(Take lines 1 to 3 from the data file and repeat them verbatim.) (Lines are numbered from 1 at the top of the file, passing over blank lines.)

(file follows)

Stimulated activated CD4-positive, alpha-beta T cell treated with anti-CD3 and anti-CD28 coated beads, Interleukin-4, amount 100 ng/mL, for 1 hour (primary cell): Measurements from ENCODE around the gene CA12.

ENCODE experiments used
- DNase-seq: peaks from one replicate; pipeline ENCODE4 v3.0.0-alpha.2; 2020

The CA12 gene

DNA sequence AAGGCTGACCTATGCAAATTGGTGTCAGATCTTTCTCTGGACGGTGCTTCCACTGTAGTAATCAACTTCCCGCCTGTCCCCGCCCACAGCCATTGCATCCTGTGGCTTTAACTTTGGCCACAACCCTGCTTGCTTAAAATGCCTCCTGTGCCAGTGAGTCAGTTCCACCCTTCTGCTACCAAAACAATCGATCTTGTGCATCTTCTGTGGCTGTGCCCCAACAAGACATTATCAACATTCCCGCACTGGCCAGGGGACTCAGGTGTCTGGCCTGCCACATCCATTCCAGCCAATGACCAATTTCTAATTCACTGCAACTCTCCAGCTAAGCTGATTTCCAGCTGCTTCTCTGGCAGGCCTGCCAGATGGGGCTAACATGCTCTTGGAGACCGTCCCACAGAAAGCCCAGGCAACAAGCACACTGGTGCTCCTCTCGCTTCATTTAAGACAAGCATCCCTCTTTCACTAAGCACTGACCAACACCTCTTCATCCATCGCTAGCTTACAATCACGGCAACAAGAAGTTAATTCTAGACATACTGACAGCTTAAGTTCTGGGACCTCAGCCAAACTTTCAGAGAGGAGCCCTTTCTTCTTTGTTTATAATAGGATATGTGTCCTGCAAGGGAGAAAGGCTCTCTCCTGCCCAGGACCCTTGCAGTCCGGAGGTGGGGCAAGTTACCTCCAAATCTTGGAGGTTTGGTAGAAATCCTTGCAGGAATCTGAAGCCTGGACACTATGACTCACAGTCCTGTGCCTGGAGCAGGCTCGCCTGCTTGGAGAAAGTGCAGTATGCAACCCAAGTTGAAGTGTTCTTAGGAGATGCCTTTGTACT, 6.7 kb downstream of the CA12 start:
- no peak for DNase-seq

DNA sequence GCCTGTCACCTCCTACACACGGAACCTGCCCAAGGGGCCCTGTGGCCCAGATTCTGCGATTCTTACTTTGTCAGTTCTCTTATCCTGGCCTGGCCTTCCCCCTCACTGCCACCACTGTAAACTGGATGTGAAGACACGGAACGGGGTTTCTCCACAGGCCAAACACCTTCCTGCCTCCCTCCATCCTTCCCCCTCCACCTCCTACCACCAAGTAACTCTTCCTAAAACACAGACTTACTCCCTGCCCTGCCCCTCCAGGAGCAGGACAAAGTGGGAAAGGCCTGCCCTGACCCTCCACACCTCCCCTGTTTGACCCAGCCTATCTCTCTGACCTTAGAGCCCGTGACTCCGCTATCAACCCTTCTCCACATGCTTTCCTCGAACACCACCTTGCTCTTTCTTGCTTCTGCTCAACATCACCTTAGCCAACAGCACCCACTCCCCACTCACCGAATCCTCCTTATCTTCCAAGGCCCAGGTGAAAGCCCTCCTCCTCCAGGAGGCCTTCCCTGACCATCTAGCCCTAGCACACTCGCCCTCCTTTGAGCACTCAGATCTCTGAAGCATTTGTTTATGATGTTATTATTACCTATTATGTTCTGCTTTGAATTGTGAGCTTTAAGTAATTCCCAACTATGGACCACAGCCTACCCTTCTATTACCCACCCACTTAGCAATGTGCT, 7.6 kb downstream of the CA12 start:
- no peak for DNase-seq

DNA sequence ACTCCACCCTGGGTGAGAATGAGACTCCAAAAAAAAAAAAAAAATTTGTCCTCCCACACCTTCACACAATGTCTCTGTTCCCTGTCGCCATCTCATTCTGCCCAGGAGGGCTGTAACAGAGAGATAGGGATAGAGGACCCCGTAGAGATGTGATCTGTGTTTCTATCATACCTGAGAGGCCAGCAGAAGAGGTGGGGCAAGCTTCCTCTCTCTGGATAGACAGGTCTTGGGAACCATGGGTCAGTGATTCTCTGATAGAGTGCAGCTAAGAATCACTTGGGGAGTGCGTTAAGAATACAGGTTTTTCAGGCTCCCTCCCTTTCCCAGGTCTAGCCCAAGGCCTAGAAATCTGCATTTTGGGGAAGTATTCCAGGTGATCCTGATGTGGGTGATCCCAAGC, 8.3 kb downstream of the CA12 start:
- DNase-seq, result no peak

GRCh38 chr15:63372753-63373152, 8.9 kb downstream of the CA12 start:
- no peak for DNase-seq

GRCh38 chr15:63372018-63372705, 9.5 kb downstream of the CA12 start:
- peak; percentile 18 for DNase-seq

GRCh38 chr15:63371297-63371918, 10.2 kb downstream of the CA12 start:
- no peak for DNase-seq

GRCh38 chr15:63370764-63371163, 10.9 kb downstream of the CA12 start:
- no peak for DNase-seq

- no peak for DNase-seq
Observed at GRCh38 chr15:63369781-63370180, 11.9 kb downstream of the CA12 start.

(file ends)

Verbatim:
Stimulated activated CD4-positive, alpha-beta T cell treated with anti-CD3 and anti-CD28 coated beads, Interleukin-4, amount 100 ng/mL, for 1 hour (primary cell): Measurements from ENCODE around the gene CA12.

ENCODE experiments used
- DNase-seq: peaks from one replicate; pipeline ENCODE4 v3.0.0-alpha.2; 2020